✅ Verified Review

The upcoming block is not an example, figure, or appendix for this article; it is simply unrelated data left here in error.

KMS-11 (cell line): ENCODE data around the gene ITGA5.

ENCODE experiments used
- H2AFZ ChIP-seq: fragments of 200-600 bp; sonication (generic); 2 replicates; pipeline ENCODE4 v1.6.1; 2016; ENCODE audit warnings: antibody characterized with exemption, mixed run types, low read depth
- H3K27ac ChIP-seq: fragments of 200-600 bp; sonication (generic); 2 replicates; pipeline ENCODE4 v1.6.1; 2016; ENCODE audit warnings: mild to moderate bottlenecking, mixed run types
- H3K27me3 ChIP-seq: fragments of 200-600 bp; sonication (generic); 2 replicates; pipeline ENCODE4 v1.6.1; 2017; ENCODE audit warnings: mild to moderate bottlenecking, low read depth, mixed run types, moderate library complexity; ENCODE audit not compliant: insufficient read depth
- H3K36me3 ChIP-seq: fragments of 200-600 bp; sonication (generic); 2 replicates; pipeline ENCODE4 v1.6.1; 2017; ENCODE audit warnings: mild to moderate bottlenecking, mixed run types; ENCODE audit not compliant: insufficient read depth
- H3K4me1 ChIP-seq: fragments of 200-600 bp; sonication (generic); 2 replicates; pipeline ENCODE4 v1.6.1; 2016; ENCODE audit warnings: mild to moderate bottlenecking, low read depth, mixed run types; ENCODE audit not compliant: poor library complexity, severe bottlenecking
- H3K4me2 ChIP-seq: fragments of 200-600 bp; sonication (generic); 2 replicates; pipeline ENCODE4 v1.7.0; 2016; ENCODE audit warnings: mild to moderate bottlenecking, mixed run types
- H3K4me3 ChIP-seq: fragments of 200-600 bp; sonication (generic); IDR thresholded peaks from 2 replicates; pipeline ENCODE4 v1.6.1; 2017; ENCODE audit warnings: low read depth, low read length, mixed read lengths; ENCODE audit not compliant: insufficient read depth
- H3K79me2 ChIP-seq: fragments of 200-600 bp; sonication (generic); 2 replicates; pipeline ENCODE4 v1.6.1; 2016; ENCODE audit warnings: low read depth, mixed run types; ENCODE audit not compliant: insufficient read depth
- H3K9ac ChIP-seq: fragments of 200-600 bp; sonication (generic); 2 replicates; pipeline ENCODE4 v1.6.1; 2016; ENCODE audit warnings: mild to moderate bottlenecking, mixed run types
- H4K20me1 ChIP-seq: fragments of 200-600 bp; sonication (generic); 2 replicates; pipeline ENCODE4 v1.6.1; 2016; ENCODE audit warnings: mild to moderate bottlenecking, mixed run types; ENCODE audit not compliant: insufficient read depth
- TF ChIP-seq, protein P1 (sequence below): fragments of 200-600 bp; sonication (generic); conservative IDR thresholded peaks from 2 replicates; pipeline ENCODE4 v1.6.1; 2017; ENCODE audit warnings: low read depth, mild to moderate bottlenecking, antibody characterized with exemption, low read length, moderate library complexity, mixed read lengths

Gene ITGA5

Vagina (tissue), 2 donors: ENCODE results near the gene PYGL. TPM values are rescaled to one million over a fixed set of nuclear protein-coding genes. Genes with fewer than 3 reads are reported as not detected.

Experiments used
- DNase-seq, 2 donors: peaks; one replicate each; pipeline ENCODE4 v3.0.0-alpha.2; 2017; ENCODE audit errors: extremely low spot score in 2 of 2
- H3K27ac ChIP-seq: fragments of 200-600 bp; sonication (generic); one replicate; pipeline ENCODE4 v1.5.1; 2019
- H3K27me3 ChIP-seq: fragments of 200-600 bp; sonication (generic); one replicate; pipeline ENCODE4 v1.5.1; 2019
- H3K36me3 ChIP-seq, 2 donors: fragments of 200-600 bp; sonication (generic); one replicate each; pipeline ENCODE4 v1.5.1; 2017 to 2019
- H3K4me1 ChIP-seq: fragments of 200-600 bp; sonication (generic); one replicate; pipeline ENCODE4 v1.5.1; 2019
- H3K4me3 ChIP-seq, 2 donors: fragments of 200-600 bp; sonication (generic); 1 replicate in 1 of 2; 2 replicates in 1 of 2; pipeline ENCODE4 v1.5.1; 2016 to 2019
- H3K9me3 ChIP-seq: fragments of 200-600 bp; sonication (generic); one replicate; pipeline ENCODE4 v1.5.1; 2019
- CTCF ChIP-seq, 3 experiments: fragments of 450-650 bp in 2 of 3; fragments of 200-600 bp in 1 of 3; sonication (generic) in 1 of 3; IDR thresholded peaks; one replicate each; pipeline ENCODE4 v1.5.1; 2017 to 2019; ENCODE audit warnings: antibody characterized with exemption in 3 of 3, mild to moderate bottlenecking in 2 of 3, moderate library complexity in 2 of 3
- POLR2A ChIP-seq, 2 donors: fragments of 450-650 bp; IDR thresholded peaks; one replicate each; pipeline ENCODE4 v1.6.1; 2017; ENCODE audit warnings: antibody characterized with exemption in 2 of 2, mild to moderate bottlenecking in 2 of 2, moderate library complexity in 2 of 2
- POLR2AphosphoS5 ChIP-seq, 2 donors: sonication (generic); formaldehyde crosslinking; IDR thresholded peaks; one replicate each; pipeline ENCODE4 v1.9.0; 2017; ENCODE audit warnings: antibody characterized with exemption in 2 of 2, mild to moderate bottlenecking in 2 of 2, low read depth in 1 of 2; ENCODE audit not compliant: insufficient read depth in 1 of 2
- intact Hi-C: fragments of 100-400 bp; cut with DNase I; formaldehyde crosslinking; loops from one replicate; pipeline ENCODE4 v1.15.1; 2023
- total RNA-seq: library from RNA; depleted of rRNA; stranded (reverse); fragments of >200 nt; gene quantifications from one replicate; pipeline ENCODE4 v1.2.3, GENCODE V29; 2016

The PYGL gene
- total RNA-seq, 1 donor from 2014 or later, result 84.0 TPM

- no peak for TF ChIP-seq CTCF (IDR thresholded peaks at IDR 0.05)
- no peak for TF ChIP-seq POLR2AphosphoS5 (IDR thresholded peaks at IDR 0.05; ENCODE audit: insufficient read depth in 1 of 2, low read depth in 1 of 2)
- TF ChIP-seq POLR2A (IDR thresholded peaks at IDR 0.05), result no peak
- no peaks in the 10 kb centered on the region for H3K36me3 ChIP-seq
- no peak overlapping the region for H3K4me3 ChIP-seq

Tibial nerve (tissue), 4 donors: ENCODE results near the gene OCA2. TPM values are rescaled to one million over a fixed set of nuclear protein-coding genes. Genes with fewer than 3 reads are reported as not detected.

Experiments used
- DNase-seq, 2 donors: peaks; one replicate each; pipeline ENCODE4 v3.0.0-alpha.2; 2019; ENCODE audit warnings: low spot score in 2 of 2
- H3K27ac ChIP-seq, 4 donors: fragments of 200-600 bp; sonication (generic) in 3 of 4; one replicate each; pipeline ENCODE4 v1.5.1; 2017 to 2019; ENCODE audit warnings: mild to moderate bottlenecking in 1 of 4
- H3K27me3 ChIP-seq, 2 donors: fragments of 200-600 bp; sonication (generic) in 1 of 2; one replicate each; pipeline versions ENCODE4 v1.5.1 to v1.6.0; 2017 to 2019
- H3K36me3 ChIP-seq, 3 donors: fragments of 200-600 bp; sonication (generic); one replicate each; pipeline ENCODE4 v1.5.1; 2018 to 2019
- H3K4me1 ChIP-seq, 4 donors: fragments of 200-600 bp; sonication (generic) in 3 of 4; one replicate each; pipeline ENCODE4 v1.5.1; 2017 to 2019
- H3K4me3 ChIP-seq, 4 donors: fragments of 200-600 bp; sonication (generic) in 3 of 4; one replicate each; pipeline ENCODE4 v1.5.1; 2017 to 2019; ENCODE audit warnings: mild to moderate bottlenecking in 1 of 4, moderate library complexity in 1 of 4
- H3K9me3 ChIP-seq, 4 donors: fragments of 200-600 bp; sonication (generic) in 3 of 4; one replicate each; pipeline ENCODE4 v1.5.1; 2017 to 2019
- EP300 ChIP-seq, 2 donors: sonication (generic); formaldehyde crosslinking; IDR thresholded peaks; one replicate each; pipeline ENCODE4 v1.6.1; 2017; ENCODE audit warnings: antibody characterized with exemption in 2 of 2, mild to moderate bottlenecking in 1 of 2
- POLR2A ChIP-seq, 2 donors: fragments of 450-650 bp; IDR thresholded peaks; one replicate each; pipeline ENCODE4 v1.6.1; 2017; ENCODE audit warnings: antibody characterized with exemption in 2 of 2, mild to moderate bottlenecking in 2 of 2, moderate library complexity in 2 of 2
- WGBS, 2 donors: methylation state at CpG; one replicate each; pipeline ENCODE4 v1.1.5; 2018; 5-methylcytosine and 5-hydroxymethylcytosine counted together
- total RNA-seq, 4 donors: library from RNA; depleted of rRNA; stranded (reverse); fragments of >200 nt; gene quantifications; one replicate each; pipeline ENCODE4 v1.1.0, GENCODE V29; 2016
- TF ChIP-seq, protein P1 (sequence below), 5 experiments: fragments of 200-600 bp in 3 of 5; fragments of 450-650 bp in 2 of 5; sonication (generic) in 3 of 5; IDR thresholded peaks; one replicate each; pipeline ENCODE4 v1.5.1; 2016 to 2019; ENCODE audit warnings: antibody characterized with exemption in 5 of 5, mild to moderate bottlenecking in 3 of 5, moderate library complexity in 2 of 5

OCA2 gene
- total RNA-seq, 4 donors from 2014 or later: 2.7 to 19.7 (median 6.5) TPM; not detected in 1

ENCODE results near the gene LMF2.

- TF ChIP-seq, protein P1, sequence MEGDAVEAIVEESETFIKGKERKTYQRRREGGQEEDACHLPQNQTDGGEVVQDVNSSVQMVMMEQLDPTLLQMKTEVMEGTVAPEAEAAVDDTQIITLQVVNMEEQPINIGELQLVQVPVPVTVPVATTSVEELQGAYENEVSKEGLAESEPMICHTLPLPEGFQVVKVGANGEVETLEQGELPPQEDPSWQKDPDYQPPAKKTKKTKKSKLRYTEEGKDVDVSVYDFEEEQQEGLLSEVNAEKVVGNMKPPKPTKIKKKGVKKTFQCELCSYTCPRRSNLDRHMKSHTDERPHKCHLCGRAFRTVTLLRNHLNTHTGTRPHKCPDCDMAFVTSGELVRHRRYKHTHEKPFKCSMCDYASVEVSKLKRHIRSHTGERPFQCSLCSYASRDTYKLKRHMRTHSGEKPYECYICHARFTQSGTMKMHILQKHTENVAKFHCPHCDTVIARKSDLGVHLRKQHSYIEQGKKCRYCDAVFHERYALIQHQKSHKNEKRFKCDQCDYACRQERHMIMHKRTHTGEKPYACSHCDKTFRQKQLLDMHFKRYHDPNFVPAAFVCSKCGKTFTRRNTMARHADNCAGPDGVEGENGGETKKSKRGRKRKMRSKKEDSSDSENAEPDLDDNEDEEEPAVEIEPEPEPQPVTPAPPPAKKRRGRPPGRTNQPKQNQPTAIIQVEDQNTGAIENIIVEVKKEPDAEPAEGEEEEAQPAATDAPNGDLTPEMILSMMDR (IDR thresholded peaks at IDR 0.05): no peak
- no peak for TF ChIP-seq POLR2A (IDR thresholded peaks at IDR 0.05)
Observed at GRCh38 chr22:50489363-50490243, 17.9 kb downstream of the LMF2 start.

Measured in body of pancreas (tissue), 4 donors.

| We flew from Gatwick to Banjul on Christmas day as part of a Thomas Cook holiday. The bag drop was OK because we were early so no queues yet. That was about as good as it got. There was too much hand luggage on the flight for the luggage space and so we were having to cram it in wherever we could (and it was already cramped!). Thomas Cook had not checked the size of the hand luggage and some people had huge bags. The flight was 20 minutes late departing with no explanation or apology; instead we got an announcement that the plane wasn't carrying enough fuel to reach our destination due to the wind being in the wrong direction and the amount of passengers/luggage on board. So the plane clearly wasn't big enough for the job. We would have to stop off at Gran Canaria to refuel, turning a 6 hour flight into a 7.5 hour flight. We were offered no free refreshments, not even water so we paid £8 for some cheese and crispbreads, a miniscule packet of crisps and a small 125cl bottle of wine - their special offer meal deal. It was a joke! The return flight was even worse - a complete disaster. We got to the airport around 18:30, check in again was OK, friendly and fairly efficient. We had a meal and a drink and waited. The flight was scheduled for 21:05 departure and we saw the plane arrive at around 20:10, a little late but nothing too terrible. We watched all the passengers and crew get off and the baggage being unloaded and just waited for the announcement that we could board but nothing was happening. By about 21:30 and still no announcements or sign of anyone to ask, the passengers were getting restless and beginning to complain amongst themselves. Just after 22:00 the announcement came that there was a delay which was due to a bird strike on landing and that the technicians were working on it. Why did they take so long to announce this? Shortly after this they handed out food vouchers for the airport cafe to the value of 250 Delasi (about £5 per person) We did not rush to the cafe as we had already eaten. There was then another announcement that they had fixed the plane but had to wait for an engineer from Airbus to inspect it and approve the aircraft for flight. I accept that none of this was Thomas Cook's fault and the fact that we were in the Gambia and they were fresh out of aeronautical engineers, but surely by this stage, or even an hour earlier, someone should have made the decision that there was no way that flight was going anywhere tonight! Anyway, it was now approaching 23:00 and we joined the long queue for food, only to find out that they had sold out of everything except pringles and chocolate. Approaching midnight they gave up on an engineer and arranged buses to take us to hotels for the night. We eventually took off at just after 14:00 the following day after a few more minor annoyances and being told it would be 12:00. Once more the flight was cramped with not enough room for hand luggage. My biggest complaint is the length of time it took to make a decision and the lack of communication to passengers.